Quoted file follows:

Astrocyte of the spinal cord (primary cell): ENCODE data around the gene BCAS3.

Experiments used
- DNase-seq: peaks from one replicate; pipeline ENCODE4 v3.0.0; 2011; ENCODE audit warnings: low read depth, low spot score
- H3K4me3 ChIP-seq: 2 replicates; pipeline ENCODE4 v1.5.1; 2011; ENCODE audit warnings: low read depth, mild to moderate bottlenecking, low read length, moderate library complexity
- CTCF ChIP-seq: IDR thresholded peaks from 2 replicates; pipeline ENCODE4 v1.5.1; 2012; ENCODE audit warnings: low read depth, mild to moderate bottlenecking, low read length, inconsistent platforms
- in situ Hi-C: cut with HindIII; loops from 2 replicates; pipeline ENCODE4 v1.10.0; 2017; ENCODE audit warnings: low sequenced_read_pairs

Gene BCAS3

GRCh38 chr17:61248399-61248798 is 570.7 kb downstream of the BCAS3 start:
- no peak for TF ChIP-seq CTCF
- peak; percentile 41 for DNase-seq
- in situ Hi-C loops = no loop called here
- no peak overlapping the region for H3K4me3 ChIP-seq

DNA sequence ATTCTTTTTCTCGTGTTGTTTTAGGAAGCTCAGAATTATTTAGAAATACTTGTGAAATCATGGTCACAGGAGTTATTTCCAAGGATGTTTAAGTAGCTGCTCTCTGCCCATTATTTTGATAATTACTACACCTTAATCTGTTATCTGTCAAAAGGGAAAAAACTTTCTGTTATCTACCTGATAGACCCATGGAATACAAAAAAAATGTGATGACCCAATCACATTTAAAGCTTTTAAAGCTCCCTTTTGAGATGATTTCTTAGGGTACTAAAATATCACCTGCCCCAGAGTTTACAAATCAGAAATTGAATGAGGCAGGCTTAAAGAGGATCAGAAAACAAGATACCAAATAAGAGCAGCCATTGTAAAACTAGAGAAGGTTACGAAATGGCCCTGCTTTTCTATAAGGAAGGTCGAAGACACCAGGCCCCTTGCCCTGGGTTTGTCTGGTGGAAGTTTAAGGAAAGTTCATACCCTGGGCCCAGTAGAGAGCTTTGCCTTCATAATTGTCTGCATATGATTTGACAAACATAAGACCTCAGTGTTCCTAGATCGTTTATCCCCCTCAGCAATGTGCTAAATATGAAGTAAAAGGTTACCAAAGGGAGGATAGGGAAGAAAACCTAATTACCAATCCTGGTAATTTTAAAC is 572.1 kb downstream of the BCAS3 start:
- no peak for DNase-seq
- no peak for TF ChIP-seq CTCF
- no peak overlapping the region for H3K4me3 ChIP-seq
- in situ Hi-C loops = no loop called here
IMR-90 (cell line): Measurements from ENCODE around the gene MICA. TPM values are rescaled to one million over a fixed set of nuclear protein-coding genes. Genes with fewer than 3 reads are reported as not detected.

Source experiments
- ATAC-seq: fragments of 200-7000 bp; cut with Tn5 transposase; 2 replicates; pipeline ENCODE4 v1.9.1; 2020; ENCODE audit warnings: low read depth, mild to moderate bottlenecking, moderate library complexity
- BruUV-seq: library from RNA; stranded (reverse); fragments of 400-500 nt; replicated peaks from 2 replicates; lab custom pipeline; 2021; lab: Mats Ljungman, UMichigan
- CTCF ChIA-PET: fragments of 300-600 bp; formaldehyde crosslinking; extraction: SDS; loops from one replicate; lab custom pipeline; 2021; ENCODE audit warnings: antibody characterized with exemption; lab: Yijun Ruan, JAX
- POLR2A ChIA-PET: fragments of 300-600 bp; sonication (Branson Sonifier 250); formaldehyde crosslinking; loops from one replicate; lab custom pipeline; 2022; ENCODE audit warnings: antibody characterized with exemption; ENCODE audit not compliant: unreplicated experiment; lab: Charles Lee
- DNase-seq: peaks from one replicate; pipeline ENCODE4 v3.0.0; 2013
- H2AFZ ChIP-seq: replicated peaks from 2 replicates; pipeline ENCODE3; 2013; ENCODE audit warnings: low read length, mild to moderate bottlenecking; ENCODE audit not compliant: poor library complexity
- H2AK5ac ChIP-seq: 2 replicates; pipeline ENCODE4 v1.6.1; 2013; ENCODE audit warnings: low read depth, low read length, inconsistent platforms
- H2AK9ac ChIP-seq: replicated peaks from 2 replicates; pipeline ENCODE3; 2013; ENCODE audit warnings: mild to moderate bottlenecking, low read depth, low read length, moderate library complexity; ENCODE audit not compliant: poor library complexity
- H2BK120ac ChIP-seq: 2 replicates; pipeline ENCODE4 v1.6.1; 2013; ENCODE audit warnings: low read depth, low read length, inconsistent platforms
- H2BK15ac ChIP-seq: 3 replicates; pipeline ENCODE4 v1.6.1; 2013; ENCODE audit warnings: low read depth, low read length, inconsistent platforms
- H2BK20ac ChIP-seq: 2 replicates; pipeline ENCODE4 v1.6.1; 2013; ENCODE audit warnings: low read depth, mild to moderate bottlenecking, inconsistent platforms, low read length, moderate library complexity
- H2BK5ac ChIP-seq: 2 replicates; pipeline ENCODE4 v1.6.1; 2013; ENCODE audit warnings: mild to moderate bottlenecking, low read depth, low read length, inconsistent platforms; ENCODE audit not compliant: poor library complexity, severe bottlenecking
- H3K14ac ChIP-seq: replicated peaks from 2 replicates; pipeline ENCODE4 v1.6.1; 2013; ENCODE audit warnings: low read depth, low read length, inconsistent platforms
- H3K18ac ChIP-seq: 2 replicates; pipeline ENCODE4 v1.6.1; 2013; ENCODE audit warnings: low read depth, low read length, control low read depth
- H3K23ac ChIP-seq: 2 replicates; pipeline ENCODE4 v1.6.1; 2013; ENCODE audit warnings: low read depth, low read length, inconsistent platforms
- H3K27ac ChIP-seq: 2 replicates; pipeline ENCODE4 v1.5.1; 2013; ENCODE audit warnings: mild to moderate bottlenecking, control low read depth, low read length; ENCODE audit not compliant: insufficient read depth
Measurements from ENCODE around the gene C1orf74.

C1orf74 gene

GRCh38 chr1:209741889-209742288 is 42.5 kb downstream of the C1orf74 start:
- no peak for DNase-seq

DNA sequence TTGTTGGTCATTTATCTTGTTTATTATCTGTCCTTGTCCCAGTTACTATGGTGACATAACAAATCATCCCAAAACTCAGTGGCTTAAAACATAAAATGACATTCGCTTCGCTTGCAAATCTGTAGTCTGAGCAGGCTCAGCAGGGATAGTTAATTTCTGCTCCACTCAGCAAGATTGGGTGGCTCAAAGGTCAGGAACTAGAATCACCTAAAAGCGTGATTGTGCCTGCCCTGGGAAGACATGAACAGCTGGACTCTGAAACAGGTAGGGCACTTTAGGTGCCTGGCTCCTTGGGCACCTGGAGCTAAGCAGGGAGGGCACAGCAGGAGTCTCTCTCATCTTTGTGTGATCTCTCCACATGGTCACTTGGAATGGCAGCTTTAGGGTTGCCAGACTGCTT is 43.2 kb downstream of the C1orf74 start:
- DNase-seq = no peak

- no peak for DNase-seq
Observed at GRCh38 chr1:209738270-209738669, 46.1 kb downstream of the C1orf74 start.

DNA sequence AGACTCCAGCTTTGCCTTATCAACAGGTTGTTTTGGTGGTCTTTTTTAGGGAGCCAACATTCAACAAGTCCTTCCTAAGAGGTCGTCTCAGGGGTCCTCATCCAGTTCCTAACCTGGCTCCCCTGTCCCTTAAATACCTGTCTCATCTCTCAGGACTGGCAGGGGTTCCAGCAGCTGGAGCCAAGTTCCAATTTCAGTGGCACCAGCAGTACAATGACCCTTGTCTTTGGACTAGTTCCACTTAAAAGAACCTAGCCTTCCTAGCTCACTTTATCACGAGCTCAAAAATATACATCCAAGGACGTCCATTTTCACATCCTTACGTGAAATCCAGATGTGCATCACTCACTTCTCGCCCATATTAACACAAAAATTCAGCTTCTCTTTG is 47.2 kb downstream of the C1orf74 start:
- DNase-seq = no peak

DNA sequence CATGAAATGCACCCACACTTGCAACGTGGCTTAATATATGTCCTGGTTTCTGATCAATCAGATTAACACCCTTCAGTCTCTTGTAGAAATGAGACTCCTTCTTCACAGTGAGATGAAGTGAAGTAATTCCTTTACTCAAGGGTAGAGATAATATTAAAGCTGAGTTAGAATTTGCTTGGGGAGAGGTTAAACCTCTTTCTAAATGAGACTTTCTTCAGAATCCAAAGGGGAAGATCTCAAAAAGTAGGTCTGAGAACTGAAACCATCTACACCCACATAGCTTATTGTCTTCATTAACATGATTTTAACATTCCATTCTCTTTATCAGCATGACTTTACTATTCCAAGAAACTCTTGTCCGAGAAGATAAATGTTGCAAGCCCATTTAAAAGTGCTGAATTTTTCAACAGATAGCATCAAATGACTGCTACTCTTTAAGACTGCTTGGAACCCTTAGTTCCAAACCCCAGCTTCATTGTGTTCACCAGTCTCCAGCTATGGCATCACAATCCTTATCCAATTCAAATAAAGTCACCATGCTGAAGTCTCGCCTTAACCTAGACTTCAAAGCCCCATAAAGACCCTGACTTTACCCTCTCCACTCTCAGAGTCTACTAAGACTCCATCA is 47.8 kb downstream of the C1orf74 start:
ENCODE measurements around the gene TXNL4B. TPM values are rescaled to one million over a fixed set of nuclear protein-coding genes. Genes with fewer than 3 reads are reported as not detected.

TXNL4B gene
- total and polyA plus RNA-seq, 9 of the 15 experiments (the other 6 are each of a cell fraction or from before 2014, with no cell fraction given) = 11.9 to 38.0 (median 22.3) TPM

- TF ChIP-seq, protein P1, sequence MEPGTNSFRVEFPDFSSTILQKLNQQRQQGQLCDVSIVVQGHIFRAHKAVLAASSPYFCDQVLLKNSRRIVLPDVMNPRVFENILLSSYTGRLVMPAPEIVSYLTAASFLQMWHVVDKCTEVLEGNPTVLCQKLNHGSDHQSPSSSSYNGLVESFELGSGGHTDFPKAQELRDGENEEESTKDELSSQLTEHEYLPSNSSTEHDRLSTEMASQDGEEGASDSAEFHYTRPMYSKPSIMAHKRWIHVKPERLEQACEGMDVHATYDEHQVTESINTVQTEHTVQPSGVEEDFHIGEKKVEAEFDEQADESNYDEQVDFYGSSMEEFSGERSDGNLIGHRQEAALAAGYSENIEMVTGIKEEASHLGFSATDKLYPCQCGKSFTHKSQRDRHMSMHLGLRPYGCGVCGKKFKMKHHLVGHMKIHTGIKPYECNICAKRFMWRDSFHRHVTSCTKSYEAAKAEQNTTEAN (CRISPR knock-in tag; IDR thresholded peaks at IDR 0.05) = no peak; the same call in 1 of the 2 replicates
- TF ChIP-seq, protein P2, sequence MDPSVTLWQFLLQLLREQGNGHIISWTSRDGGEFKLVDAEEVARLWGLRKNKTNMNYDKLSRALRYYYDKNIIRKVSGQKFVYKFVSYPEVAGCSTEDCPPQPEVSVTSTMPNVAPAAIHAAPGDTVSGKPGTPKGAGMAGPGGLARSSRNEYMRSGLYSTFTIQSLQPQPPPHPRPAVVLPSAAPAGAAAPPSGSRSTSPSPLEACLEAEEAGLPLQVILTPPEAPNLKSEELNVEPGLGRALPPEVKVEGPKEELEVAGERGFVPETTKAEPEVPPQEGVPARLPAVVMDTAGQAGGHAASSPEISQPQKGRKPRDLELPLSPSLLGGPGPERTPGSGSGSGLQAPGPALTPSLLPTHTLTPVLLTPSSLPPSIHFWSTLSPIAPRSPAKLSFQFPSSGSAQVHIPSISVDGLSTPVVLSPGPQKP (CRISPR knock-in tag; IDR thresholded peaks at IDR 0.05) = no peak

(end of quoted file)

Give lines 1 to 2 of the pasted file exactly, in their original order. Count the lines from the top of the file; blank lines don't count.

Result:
Astrocyte of the spinal cord (primary cell): ENCODE data around the gene BCAS3.

Experiments used